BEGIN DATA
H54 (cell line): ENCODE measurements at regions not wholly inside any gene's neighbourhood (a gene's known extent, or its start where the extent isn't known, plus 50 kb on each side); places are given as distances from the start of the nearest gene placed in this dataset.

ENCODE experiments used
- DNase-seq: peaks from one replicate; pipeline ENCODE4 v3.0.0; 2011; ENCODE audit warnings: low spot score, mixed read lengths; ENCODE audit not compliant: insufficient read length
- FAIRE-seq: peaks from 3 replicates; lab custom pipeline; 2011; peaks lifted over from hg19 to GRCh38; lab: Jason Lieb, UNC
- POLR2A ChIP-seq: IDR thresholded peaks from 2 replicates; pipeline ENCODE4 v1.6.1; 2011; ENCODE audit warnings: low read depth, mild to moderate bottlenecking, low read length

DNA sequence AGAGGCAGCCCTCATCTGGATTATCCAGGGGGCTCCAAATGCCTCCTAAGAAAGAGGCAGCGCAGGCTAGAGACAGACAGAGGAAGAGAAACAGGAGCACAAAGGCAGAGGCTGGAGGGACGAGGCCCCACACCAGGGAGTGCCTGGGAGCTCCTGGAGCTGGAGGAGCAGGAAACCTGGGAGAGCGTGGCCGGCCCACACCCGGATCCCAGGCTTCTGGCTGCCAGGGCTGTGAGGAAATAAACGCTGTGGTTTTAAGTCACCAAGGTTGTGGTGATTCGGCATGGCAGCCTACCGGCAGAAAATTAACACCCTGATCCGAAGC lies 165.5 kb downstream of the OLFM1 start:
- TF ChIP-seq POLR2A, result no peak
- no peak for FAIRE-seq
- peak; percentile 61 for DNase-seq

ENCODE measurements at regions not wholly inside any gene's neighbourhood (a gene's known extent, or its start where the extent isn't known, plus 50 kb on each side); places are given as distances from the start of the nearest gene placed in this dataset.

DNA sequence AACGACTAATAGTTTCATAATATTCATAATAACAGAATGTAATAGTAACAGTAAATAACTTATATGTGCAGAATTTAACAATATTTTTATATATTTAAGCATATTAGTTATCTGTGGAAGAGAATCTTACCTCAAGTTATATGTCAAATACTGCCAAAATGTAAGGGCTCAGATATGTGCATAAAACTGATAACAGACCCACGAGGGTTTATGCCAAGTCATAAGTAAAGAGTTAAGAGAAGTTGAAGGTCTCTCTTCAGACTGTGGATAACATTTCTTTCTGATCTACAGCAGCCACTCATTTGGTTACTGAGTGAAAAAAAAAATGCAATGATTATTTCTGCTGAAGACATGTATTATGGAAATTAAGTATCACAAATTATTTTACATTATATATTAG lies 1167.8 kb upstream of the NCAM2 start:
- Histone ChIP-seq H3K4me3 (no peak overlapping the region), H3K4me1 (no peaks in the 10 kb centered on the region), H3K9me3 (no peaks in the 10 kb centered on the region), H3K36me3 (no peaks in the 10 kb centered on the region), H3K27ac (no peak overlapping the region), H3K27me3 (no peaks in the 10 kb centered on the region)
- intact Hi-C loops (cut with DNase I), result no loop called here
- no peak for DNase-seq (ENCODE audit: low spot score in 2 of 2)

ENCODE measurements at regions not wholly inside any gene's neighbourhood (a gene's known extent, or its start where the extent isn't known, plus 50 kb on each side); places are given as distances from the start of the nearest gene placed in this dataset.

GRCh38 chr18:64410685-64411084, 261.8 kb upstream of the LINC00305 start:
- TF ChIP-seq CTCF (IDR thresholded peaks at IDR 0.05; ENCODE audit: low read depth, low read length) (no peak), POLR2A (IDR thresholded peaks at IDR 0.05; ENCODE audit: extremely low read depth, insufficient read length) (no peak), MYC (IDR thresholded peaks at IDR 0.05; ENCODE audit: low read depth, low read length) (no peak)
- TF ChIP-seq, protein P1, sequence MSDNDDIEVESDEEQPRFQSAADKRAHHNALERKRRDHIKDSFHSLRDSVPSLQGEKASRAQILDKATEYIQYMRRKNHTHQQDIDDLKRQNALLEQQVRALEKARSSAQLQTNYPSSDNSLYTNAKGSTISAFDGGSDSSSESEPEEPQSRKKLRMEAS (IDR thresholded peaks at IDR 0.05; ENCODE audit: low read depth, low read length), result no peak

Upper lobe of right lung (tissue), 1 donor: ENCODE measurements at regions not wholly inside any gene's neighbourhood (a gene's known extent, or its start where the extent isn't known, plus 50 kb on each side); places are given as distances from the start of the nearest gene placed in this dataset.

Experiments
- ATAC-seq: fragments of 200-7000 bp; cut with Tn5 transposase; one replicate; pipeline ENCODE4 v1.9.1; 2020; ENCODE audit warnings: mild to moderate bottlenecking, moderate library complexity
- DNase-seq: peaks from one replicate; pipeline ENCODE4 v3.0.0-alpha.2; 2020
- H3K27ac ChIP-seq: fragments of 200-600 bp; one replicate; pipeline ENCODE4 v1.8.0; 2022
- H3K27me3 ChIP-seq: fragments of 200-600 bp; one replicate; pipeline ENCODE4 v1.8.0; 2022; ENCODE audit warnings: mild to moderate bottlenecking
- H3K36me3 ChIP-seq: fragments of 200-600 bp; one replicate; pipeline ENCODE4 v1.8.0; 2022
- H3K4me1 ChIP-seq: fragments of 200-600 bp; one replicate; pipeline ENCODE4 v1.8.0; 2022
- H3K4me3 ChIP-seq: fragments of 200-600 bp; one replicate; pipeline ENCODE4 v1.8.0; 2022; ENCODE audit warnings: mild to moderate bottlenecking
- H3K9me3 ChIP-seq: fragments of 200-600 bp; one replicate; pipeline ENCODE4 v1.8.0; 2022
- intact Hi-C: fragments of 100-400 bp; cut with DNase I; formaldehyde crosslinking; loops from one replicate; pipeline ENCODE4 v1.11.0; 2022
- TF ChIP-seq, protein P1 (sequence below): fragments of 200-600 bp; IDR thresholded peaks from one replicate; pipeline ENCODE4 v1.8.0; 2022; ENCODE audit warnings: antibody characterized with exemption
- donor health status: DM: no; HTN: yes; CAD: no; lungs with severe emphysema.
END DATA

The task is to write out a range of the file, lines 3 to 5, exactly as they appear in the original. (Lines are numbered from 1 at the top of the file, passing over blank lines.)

- DNase-seq: peaks from one replicate; pipeline ENCODE4 v3.0.0; 2011; ENCODE audit warnings: low spot score, mixed read lengths; ENCODE audit not compliant: insufficient read length
- FAIRE-seq: peaks from 3 replicates; lab custom pipeline; 2011; peaks lifted over from hg19 to GRCh38; lab: Jason Lieb, UNC
- POLR2A ChIP-seq: IDR thresholded peaks from 2 replicates; pipeline ENCODE4 v1.6.1; 2011; ENCODE audit warnings: low read depth, mild to moderate bottlenecking, low read length